As our offices have been destroyed by the flood, and the weather is nice enough for it to be a porch office day instead of a Great Hall office day, I look up at James Still’s and Elizabeth Watts’s graves, the Stucky and Preece buildings, the treed hillsides, the parking lot full of vehicles, and all these comfy, empty rockers beside me on the porch, and I see so many overlapping images. I see my first time on campus for the Appalachian Writers’ Workshop in 2015 and getting to know folks on this porch who would become deep and lifelong friends and teachers. I see the Ironwood high school students walking up to Stucky to get dressed in their cosplay character outfits for our last supper together for the week. I see volunteers and my colleagues, mud-splattered and tired, unloading pallets of water in this parking lot. I see musicians in the McLain chapel, the woodshop, the Stucky porch playing music late into the night. I see a child, whose family was displaced by the flood and was staying on campus, swinging over the hillside slope of grass in the August sun.

I wonder, and can’t predict, what future images will overlay these as my relationship with this place and its people continues. It’s impossible to know exactly what this upcoming year will be like for Hindman Settlement School, just as on July 1st of last year we couldn’t have predicted where the month would leave us at its end. But it’s an honor to sit in the prism and think of where we could shine and split the incoming light, how to color our world around us.

Writers’ workshop faculty and participants jamming in the woodshop, 2015.

For our youth agricultural and foodways educational program, things are currently paused. We are accepting applications for someone to step full-time into that leadership position. I have faith the right person will find their way to us so that this year our educational gardens can be established and start impacting our youth and their families.

For certain, the young writers program will be facilitating more writers-in-residence in area high schools. The goal is at least 2 this spring semester and 2 in the fall. The dates and faculty have been established for Ironwood Writers Studio, where we will welcome high school students to campus for a week of creative writing in June. Stay tuned for announcements!

I’m excited to be presenting or teaching at some great upcoming conferences. I’ll be teaching the poetry workshop at the Mildred Haun Conference at Walter State Community College in February. In March, I’ll be on a panel about the importance of regional archives and what happened to our collections during and after the flood with Caroline Rubens from Appalshop and Robert Gipe at the Appalachian Studies Association conference. I’ll be co-presenting with Jayne Moore Waldrop, author of Drowned Town, and Amy Clark, a scholar on Appalachian linguistics, at Revival: Lost Southern Voices conference in Georgia about lost places, dialects, stories, and history. Also, this summer I am beyond delighted to be leading my first classes during our 46th Appalachian Writers’ Workshop. They will be afternoon sessions about poetry writing.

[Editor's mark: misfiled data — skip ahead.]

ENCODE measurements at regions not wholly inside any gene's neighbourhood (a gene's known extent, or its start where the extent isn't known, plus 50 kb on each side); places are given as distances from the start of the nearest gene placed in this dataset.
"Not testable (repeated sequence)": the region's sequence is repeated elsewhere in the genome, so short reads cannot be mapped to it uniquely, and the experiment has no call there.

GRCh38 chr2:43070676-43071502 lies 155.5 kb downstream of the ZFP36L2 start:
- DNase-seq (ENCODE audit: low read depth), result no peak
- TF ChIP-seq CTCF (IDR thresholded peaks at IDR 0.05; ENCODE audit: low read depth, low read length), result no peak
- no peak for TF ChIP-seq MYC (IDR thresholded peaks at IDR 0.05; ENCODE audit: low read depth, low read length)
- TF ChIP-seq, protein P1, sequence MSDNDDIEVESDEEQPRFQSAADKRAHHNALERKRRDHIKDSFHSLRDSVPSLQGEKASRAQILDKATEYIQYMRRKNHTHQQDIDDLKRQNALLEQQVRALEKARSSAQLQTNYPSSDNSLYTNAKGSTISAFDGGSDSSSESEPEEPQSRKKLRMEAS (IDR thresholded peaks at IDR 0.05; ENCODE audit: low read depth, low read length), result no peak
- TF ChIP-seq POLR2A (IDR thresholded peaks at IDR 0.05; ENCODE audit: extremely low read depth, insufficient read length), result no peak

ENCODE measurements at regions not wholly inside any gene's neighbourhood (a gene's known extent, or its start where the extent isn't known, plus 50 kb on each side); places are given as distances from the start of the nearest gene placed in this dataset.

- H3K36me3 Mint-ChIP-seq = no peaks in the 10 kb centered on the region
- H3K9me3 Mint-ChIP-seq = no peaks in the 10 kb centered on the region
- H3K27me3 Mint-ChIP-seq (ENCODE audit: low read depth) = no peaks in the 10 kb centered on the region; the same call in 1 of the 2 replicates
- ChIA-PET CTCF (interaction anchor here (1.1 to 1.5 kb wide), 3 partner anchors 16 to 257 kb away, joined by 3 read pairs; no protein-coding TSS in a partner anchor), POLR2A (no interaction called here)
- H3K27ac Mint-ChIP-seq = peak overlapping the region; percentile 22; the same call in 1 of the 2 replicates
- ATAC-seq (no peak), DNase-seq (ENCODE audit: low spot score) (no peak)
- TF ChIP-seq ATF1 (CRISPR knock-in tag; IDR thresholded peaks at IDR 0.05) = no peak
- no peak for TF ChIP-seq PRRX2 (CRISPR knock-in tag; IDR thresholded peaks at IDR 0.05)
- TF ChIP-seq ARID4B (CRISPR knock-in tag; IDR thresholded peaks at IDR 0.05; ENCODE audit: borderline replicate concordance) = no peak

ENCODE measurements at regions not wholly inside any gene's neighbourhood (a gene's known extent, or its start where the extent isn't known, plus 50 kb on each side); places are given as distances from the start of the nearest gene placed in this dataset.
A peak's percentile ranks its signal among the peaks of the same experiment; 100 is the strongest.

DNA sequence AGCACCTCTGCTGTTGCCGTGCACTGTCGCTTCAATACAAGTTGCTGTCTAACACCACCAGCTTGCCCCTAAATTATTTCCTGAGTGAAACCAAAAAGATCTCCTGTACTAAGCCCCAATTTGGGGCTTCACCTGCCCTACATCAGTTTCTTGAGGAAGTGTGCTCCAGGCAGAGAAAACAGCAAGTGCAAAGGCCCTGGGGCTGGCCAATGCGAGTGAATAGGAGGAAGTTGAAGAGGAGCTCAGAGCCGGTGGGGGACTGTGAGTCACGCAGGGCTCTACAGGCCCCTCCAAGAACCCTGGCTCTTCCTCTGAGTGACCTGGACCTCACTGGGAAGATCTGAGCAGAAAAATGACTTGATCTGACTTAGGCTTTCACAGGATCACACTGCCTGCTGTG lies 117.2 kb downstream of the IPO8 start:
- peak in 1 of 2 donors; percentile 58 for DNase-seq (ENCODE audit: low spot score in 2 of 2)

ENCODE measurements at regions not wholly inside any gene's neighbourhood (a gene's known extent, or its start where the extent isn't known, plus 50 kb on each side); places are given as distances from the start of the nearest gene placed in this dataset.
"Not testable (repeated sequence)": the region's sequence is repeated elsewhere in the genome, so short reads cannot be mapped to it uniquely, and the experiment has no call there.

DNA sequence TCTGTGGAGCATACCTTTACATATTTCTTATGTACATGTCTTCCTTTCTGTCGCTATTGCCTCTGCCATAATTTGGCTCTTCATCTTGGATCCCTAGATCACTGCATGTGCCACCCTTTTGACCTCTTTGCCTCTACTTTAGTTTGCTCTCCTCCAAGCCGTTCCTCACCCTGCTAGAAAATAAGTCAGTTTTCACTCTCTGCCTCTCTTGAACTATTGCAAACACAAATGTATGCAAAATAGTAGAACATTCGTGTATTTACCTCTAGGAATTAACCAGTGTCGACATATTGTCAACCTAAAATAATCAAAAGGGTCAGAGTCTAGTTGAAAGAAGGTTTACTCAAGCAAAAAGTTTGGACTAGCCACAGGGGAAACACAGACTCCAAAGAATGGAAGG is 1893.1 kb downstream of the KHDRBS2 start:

Writers’ workshop trivia tournament, 4 hours before the flood hit, 2022.

I’m dreaming of other ways to split the light in our literary community. A monthly book club? A series of Facebook posts about our Appalachian writing ancestors? Open mic readings on campus? Once a month free generative prompt classes over Zoom? A series about featured books from Mr. Still’s library? Videos of our archive materials while we rescue and rebuild? Establishing a youth advisory board for the young writers program to help plan Ironwood? Fireside Industries merch (I want a hoodie with the logo!) and other ways to celebrate our University Press of Kentucky publishing imprint? Reading a poem from a workshop faculty member on TikTok each day during National Poetry Month? A Hindman alumni oral history collection project? A guest lecture series on campus about Appalachian history? Expanding the Appalachian lit collection in our Lee Smith Reading Room? Partnering with area organizations like Kentucky River Community Care or the public libraries for a teen creative writing club? A midnight Appalachian ghost story event on the night of a full moon?

I don’t know. But I’m excited to find out where the year takes us.

Sitting and dreaming in the prism makes for a magical day of work.